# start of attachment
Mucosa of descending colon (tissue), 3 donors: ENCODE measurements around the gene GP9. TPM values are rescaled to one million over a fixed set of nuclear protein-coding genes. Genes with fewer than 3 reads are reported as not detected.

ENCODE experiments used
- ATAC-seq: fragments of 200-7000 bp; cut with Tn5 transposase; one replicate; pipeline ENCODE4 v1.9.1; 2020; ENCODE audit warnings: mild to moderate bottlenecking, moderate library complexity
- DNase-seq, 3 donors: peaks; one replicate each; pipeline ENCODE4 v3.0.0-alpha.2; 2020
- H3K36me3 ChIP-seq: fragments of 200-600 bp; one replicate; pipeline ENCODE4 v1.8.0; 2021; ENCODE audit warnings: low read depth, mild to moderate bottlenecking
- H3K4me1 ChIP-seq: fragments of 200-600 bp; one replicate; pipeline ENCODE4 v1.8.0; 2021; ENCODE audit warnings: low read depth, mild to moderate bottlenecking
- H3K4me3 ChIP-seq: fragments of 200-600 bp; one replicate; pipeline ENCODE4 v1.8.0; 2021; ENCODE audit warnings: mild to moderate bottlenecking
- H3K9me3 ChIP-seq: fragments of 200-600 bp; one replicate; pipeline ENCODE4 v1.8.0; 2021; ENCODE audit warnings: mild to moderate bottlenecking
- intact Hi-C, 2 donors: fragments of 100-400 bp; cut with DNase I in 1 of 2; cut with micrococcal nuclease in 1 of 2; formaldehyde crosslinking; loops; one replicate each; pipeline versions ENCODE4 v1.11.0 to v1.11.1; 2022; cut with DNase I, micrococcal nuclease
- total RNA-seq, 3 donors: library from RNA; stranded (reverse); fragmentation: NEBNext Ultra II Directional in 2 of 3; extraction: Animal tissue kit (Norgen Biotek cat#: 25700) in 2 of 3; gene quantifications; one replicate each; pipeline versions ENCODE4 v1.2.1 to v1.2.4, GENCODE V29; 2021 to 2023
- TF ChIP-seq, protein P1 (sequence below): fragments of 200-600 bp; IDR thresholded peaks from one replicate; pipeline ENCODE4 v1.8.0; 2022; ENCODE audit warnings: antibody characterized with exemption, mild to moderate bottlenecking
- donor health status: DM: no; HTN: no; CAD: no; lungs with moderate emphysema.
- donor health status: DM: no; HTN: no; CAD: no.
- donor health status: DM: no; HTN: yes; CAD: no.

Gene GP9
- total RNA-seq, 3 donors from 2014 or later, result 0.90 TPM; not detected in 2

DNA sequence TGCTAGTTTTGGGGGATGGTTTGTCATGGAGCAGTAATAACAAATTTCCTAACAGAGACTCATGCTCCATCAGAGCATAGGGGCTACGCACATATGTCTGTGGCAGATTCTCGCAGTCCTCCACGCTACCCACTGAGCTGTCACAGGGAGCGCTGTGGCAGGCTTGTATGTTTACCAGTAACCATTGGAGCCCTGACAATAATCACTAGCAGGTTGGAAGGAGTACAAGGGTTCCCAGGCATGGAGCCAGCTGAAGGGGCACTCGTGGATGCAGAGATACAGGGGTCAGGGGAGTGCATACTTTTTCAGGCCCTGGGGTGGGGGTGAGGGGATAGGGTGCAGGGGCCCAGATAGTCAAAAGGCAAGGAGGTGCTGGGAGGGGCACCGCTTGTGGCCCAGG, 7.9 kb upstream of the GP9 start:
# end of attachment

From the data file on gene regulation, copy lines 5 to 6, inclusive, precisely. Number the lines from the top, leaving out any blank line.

- H3K36me3 ChIP-seq: fragments of 200-600 bp; one replicate; pipeline ENCODE4 v1.8.0; 2021; ENCODE audit warnings: low read depth, mild to moderate bottlenecking
- H3K4me1 ChIP-seq: fragments of 200-600 bp; one replicate; pipeline ENCODE4 v1.8.0; 2021; ENCODE audit warnings: low read depth, mild to moderate bottlenecking